One of my favorite distraction busting techniques is to “park” ideas as they pop into your head.  Then, once you finish the task at hand, go back to the ideas in your parking lot and decide what to do with them.  From a time management and choice management stand point, this is a much for effective use of your time than switching tasks each time a new idea pops into your head.

However, this strategy doesn’t always work!

Dear Lisa,

I love the parking lot idea!  Truly I do!  I use it all the time when I’m working on the computer.  HOWEVER, I find that I still get distracted by PEOPLE needing my help.  Let’s be realistic – as much as I’d like to “put them in the parking lot” I just CAN’T!  Any suggestions?

Your Easily Distracted Client



JoAnn is correct.  It just isn’t as socially acceptable to “put” people in the parking lot!

[Tweet “Sometimes people will distract you! Yes . . . really!”]

It’s OK to “park” the ideas and thoughts flying around in our own head – but not necessarily people.  Don’t get me wrong – you may be able to “park” them by simply stating, “I’m working on a project right now – can I get back to you in an hour.”  But even that strategy won’t work with everyone!


First, congrats on using the parking lot to reduce the distractions in your own head!  Bravo on that progress!  Now – about people!  You are correct – sometimes  you just can’t “park” them – as much as you would like.  My suggestion for this instance is to use “next steps”.

In the situations where you need to respond / react to the person immediately, jot down your next step with the project you are currently working on.  For example

  • If you are in the middle of making customer services calls, write down the name of the next person you need to call.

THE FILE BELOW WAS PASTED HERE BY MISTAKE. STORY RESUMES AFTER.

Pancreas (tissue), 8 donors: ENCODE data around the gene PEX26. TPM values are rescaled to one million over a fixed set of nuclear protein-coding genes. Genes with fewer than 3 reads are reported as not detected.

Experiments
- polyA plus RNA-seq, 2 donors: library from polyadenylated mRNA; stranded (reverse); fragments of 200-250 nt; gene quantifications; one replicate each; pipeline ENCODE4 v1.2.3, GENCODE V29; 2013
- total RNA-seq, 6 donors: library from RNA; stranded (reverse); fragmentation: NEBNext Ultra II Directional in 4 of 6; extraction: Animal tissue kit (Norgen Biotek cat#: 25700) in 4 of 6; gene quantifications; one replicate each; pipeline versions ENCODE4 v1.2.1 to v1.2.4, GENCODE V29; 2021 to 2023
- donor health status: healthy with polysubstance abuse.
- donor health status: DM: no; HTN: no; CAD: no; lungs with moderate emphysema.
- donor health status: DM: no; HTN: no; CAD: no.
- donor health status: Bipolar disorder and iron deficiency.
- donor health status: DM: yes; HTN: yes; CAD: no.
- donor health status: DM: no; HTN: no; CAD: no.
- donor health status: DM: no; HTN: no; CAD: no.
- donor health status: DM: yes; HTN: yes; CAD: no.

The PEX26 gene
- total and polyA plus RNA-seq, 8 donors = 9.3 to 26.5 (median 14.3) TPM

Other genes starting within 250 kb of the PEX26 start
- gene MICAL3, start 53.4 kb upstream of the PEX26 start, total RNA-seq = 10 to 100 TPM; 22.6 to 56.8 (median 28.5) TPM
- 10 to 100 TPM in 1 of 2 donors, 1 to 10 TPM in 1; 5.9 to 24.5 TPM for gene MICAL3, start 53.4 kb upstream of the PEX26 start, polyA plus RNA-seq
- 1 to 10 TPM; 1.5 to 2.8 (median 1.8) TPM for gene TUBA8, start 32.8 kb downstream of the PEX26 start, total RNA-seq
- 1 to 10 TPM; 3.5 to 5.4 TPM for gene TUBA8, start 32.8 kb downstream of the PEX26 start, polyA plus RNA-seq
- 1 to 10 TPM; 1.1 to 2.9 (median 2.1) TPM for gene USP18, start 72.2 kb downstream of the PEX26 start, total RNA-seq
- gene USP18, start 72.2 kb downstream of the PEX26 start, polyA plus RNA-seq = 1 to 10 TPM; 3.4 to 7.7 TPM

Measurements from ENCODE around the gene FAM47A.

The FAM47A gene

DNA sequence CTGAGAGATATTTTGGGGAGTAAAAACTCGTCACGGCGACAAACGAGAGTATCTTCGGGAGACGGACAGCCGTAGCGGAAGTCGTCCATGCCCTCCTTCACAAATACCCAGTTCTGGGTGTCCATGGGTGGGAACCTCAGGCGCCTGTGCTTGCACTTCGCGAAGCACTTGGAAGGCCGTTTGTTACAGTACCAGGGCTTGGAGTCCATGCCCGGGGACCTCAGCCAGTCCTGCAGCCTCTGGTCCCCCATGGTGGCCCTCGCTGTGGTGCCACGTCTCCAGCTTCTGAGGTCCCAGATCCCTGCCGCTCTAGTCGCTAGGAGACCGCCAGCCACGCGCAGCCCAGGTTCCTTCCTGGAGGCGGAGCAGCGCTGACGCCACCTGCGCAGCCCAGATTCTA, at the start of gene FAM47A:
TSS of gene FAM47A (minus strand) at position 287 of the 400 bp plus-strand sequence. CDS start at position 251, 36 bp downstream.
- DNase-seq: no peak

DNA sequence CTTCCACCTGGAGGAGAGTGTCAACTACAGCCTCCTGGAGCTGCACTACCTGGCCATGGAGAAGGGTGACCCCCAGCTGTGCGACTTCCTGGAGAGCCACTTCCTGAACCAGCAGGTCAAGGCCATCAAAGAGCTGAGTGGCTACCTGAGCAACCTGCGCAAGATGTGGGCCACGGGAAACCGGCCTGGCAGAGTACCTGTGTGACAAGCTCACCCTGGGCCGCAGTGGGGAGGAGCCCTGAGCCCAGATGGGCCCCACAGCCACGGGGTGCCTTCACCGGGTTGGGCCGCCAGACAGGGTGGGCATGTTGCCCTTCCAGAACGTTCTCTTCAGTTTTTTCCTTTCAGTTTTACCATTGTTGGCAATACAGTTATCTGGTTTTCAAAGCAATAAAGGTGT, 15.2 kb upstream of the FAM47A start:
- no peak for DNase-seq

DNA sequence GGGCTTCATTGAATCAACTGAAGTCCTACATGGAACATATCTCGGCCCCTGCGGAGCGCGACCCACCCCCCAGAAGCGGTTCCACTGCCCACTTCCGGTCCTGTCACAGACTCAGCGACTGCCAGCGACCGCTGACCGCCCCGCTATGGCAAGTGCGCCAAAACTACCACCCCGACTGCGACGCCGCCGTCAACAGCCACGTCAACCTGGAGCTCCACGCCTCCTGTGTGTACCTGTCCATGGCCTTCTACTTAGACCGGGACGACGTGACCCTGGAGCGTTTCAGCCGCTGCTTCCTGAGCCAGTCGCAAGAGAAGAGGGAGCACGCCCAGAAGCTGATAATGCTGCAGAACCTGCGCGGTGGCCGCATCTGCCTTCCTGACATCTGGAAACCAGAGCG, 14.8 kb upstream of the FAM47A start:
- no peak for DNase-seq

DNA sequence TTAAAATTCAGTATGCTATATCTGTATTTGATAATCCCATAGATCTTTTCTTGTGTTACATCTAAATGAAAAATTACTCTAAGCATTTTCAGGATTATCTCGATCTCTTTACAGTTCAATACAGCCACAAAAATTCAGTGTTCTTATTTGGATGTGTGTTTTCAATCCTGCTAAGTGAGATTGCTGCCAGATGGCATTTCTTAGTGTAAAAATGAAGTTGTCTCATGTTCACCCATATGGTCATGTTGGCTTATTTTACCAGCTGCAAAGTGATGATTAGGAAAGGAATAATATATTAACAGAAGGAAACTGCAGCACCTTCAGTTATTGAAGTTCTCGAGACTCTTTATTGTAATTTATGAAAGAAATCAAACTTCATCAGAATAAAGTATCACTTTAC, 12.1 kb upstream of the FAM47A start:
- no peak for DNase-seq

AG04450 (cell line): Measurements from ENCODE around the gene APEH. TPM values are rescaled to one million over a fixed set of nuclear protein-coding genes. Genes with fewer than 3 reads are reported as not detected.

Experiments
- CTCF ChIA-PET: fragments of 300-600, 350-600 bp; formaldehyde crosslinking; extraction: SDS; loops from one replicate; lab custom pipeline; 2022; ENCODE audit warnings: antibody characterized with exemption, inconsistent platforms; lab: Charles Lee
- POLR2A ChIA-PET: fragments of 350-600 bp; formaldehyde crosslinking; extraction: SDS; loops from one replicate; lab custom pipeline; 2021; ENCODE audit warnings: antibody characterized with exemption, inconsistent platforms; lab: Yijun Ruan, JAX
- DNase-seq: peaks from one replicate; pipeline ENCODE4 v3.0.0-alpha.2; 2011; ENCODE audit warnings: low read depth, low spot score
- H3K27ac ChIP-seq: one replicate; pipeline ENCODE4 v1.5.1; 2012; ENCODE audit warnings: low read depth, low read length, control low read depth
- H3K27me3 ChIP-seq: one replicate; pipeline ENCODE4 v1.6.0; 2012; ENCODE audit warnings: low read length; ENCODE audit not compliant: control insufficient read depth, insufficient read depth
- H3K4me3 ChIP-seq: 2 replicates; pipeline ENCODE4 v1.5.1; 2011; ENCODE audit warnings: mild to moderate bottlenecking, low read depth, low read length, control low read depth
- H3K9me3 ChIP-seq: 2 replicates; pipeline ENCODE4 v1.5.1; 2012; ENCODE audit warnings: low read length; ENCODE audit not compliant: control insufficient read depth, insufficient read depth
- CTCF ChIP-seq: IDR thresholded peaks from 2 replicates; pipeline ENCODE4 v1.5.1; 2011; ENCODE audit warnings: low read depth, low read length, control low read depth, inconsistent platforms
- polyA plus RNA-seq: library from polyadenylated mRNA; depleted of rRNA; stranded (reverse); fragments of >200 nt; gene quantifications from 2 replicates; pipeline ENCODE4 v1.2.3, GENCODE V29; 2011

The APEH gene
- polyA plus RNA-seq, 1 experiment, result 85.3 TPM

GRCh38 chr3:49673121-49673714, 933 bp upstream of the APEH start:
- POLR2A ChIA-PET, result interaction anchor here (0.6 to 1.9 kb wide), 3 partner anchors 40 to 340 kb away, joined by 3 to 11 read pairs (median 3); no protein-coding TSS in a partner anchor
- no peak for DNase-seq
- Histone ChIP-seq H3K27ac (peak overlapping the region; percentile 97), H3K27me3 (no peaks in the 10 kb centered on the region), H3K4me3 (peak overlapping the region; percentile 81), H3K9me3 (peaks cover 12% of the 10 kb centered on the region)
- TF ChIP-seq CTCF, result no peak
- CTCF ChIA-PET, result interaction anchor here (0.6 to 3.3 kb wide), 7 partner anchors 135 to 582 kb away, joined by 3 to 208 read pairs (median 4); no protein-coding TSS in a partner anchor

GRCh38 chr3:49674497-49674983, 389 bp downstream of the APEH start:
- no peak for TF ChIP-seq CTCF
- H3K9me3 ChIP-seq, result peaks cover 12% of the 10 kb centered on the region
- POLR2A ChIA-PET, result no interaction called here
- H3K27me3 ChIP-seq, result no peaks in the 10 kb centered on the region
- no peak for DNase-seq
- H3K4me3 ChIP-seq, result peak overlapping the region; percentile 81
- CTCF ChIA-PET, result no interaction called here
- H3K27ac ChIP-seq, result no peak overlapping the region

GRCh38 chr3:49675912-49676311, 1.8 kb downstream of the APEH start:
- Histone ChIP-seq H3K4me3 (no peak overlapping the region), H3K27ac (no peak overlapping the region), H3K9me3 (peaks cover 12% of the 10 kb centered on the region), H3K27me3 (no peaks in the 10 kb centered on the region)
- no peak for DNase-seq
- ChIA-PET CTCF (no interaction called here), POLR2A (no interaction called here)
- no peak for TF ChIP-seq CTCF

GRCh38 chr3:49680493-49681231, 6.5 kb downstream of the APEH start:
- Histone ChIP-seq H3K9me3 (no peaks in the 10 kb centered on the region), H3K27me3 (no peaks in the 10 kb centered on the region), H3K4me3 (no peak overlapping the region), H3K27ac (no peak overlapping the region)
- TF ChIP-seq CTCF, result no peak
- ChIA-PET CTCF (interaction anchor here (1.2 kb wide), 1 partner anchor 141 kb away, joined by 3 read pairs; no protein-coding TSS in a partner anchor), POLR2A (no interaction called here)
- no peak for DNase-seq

• If you are responding to an email, quickly write a word or two about the next thought you want to convey.
  • If you are creating a new sales script, outline the bullet points you have floating around in your head.

After capturing your next steps – you are mentally free to give the person your full attention and then return seamlessly to your original task.

By creating “next steps” you won’t need to wonder “where was I” when you return to the task at hand.  You will be able to immediately pick up where you left off.
Best of luck implementing “next steps”.  It’s not as great as “parking ” people, but sometimes you just need to bow to social convention!


What are your most common distractions?  How do you deal with them?  Have you tried the parking lot or next steps?  Tell me about your experience.

If you are looking for additional distraction busting techniques – I invite you to attend this month’s teleseminar

Eliminate Distractions in 3 Easy Steps – Even When the Weather is Nice

This call will be recorded, so even if you can’t attend live be sure to register!

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 Main photo courtesy of  iosphere/